Researchers in China have reported new evidence that they believe finally resolves a long-standing debate over the structure of amorphous selenium. Their structural analysis suggests that vapour-deposited samples form eight-membered rings rather than chains of atoms, but other researchers remain unconvinced by these latest results.

Selenium, belonging to the chalcogen family, was first discovered over 200 years ago. Its crystal allotropes are well-characterised but the amorphous form is more controversial, with evidence of both ring and chain structures under different conditions. Sulfur and tellurium, which sit above and below selenium in the periodic table, adopt monomer S8 rings and polymeric Ten chains respectively. But distinguishing between these structures is challenging for selenium using traditional techniques.

The Chinese team, led by inorganic chemist Ding-Jiang Xue from the Beijing National Laboratory for Molecular Sciences, notes that the structural parameters of selenium chains and rings – like bond length and bond angles – are so similar that it is difficult to tell them apart. The researchers write that the structure of amorphous selenium also depends on methods used to prepare it, for example melt-quenching or vapour deposition. Previous work by US-based researchers Sabyasachi Sen and Kirill Kovnir identified that chains predominate in melt-quenched selenium samples, but the structure of vapour-deposited selenium – a crucial component of x-ray detectors – remained ambiguous.

Xue’s team used a combination of analytical techniques to probe the molecular structure of vapour-deposited samples. The researchers then compared these results with the characteristic spectroscopic peaks of crystalline selenium allotropes – monoclinic selenium with ordered Se8 rings, and trigonal selenium with ordered polymeric Sen chains – and found that the vapour-deposited spectra were almost identical to those of the monoclinic samples.


Source: © 2024 American Chemical Society

Chemists have been unable to agree on whether amorphous selenium’s atoms are arranged in chains or in rings

With evidence pointing towards the ring structure, the team sought to determine the origin of the earlier confusion, using density functional theory to investigate the formation of ring versus chain structures. These calculations revealed that rings have a lower formation energy but easily transition to the more stable chain structure in the presence of heat or light. The researchers note that this means that certain characterisation techniques such as Raman spectroscopy could ‘inadvertently trigger the ring to chain transition during the measurement process’.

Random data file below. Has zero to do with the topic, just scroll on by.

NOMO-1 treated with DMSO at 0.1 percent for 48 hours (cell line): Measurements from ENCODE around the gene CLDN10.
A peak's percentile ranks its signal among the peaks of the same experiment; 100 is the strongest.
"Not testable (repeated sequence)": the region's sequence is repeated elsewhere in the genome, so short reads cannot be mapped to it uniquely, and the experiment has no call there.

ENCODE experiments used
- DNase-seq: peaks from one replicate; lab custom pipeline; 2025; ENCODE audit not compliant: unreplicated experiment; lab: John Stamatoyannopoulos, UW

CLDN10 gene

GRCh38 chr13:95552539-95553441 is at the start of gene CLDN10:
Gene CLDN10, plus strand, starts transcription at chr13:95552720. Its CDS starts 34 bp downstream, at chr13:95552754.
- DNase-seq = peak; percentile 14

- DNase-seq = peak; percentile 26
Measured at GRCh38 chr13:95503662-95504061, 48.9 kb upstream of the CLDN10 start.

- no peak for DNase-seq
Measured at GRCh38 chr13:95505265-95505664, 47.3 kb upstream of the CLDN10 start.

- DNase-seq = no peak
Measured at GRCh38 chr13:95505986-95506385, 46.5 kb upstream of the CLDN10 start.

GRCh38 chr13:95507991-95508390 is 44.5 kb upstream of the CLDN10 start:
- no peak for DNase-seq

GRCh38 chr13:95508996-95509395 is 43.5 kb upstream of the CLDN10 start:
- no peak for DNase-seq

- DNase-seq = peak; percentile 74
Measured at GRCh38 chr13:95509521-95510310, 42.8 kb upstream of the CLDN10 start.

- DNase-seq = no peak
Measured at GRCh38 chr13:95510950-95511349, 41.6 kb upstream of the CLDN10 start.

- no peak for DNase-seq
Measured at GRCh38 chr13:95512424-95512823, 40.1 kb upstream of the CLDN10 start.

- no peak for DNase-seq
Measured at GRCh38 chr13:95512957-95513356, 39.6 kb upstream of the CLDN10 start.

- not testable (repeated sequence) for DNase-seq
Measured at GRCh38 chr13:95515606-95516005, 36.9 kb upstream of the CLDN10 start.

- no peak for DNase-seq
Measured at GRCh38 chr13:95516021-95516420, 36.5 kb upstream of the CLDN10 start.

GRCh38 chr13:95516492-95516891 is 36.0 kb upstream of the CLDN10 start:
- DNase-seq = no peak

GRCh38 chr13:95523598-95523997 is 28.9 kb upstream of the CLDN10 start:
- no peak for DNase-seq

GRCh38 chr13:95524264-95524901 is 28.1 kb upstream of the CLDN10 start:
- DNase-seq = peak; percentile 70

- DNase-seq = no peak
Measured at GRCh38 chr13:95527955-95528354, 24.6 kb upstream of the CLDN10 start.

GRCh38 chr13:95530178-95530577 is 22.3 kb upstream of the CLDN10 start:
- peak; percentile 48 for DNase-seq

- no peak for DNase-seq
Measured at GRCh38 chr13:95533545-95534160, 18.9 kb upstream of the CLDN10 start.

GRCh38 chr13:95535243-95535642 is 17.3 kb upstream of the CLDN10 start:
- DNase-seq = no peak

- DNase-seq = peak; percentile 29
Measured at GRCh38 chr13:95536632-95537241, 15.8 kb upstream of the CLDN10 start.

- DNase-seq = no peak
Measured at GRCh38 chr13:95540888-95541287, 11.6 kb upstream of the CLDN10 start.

To test this hypothesis, the Chinese team probed vapour-deposited samples under a variety of Raman conditions, including at reduced power densities and temperatures. The characteristic chain peak at 251cm-1 dominated in most experiments but, as the team lowered the power density and temperature, this signal was replaced by a 254cm-1 peak, indicative of a ring structure.

However, while Xue and his colleagues believe that this is conclusive evidence for the ring form, with the facile transition to the chain structure to blame for the controversy, Sen is less convinced.

‘The experiments are carefully conducted; results are solid but in my opinion are inconclusive,’ he says. ‘I would say the shift they observe at -40°C is due to thermal contraction of the bonds in the material.’

‘Also, distinguishing between 251cm-1 and 254cm-1 for such broad bands at the signal level at low power or low temperature is not easy and I worry about repeatability of these measurements,’ he adds.